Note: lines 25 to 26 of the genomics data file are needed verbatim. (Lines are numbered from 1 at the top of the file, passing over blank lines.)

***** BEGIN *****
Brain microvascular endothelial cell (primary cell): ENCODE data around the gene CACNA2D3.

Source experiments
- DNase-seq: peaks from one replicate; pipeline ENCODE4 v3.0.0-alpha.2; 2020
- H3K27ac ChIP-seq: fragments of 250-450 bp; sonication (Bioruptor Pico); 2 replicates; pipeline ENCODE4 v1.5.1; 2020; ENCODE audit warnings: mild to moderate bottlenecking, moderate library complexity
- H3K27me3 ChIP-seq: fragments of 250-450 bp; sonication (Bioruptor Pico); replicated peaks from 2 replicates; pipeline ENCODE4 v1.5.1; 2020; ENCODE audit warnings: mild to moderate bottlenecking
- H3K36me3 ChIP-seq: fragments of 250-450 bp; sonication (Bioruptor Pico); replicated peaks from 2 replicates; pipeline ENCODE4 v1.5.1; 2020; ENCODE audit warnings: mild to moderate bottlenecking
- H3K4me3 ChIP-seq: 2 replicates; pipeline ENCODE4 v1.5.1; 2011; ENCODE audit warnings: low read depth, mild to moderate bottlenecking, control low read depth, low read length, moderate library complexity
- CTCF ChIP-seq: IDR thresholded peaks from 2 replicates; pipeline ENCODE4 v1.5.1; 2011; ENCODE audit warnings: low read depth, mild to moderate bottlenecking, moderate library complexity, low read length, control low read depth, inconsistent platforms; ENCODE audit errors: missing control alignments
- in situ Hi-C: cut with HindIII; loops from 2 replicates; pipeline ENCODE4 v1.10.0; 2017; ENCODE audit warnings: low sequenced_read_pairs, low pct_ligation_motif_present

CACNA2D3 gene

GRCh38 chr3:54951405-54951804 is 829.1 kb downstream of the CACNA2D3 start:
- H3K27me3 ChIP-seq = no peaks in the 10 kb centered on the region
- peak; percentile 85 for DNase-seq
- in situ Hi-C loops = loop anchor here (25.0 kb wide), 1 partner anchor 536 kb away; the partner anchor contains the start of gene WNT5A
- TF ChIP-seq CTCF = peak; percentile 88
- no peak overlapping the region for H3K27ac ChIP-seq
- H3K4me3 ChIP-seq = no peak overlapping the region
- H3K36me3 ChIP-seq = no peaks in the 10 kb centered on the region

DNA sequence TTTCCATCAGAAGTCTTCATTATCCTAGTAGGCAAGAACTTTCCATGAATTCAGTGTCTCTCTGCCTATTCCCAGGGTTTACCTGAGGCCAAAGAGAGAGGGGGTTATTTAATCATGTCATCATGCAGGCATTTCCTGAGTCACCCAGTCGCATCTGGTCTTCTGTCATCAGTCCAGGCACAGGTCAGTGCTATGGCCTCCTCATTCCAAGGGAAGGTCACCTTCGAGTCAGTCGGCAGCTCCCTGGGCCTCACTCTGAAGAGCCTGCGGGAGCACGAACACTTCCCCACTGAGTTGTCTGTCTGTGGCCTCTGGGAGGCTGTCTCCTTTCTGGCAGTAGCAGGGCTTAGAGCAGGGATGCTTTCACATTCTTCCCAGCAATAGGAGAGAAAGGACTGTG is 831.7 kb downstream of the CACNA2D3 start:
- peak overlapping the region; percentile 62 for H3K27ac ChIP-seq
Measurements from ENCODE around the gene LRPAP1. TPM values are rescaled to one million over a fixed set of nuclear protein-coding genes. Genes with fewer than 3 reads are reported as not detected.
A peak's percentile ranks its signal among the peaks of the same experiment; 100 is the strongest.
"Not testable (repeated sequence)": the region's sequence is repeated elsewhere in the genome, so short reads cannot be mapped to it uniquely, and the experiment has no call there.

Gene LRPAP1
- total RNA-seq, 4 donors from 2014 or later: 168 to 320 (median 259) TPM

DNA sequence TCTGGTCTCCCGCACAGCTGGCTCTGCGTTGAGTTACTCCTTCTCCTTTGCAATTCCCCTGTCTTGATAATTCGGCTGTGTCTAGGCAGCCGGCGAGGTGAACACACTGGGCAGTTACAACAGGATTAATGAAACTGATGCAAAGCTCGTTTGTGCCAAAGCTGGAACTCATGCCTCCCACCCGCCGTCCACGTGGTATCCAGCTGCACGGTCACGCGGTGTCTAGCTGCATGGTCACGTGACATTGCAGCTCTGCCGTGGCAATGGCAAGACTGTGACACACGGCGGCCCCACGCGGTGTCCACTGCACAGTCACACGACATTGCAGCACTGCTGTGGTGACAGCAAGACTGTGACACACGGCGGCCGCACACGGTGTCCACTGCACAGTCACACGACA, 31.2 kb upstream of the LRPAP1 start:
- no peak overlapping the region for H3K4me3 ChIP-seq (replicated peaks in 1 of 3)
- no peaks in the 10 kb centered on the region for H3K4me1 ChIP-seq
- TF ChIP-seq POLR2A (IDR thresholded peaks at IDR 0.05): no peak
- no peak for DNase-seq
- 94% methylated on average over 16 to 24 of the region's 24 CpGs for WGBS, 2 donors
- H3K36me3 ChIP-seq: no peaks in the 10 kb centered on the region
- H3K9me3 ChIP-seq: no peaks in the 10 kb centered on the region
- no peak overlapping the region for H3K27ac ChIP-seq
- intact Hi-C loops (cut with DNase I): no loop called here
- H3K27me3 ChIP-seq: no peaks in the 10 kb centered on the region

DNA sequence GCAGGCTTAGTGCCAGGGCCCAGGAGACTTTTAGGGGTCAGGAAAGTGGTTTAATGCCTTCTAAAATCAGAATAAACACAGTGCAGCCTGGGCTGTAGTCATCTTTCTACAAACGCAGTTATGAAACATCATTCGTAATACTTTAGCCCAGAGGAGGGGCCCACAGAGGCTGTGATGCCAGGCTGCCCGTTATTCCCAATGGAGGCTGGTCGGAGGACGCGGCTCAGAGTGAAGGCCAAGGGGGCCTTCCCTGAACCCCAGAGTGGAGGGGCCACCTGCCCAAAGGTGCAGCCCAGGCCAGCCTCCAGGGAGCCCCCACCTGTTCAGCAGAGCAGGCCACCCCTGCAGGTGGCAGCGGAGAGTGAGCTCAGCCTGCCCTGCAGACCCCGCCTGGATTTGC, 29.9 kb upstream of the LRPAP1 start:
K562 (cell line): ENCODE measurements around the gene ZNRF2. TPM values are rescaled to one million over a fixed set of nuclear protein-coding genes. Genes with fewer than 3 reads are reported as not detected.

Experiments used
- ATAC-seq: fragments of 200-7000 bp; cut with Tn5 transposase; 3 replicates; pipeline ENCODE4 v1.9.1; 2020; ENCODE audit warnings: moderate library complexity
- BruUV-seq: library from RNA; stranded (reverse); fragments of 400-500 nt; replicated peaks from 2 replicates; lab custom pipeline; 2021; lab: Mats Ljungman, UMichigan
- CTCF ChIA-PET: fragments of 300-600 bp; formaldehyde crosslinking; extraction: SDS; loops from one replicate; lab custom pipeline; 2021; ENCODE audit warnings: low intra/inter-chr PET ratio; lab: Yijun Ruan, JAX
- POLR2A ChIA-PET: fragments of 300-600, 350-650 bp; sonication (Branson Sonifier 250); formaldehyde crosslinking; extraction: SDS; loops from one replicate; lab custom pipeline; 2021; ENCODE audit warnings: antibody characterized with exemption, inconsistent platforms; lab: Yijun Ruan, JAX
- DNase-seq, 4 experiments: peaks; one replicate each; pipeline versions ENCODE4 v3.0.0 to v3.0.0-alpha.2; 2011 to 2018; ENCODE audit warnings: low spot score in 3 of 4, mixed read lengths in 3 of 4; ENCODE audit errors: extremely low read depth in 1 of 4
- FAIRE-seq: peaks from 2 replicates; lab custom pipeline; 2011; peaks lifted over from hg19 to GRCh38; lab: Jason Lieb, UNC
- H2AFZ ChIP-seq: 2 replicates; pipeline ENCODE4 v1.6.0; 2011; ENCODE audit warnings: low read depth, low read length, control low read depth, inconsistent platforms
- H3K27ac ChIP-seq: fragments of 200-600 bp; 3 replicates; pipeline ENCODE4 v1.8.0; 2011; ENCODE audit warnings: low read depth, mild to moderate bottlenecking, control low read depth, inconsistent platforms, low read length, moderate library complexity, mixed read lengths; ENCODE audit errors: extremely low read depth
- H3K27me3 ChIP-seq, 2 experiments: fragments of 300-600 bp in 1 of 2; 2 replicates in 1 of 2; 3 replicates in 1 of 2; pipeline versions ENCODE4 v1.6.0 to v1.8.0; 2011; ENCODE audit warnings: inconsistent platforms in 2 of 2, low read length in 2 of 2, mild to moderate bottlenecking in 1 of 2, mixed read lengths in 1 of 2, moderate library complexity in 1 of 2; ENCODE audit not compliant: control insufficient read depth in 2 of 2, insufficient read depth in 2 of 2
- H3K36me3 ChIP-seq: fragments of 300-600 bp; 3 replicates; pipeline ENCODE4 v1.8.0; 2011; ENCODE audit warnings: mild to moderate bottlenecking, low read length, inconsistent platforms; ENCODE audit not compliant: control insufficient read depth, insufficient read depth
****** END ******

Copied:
- total RNA-seq, 4 donors from 2014 or later: 168 to 320 (median 259) TPM

DNA sequence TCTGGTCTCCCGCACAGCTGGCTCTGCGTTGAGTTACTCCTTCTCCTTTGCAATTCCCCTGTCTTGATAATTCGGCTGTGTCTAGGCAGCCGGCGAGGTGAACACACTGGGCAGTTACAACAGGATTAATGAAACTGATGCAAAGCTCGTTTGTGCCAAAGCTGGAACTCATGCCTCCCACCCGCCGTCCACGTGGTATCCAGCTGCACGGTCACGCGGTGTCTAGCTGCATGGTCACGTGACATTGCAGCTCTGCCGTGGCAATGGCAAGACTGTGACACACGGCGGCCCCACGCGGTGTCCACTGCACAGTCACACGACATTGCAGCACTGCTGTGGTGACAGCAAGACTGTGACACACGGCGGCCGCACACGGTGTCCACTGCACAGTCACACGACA, 31.2 kb upstream of the LRPAP1 start: